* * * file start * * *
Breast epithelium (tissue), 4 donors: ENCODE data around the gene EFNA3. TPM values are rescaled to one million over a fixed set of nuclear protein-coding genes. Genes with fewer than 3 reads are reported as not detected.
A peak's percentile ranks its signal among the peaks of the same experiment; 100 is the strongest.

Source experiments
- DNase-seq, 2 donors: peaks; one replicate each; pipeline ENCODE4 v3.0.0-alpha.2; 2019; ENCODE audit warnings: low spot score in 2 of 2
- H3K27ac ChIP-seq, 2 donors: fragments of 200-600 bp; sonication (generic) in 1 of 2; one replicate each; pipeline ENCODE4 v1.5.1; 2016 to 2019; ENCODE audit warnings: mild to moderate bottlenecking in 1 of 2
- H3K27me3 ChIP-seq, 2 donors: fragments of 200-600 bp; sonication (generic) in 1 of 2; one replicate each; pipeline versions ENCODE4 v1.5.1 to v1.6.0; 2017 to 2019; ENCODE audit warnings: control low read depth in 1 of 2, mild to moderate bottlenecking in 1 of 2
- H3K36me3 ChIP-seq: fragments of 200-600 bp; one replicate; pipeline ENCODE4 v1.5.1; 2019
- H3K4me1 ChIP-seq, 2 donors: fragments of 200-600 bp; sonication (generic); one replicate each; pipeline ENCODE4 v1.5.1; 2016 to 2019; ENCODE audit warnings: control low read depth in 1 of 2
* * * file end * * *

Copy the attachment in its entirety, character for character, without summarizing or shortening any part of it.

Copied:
Breast epithelium (tissue), 4 donors: ENCODE data around the gene EFNA3. TPM values are rescaled to one million over a fixed set of nuclear protein-coding genes. Genes with fewer than 3 reads are reported as not detected.
A peak's percentile ranks its signal among the peaks of the same experiment; 100 is the strongest.

Source experiments
- DNase-seq, 2 donors: peaks; one replicate each; pipeline ENCODE4 v3.0.0-alpha.2; 2019; ENCODE audit warnings: low spot score in 2 of 2
- H3K27ac ChIP-seq, 2 donors: fragments of 200-600 bp; sonication (generic) in 1 of 2; one replicate each; pipeline ENCODE4 v1.5.1; 2016 to 2019; ENCODE audit warnings: mild to moderate bottlenecking in 1 of 2
- H3K27me3 ChIP-seq, 2 donors: fragments of 200-600 bp; sonication (generic) in 1 of 2; one replicate each; pipeline versions ENCODE4 v1.5.1 to v1.6.0; 2017 to 2019; ENCODE audit warnings: control low read depth in 1 of 2, mild to moderate bottlenecking in 1 of 2
- H3K36me3 ChIP-seq: fragments of 200-600 bp; one replicate; pipeline ENCODE4 v1.5.1; 2019
- H3K4me1 ChIP-seq, 2 donors: fragments of 200-600 bp; sonication (generic); one replicate each; pipeline ENCODE4 v1.5.1; 2016 to 2019; ENCODE audit warnings: control low read depth in 1 of 2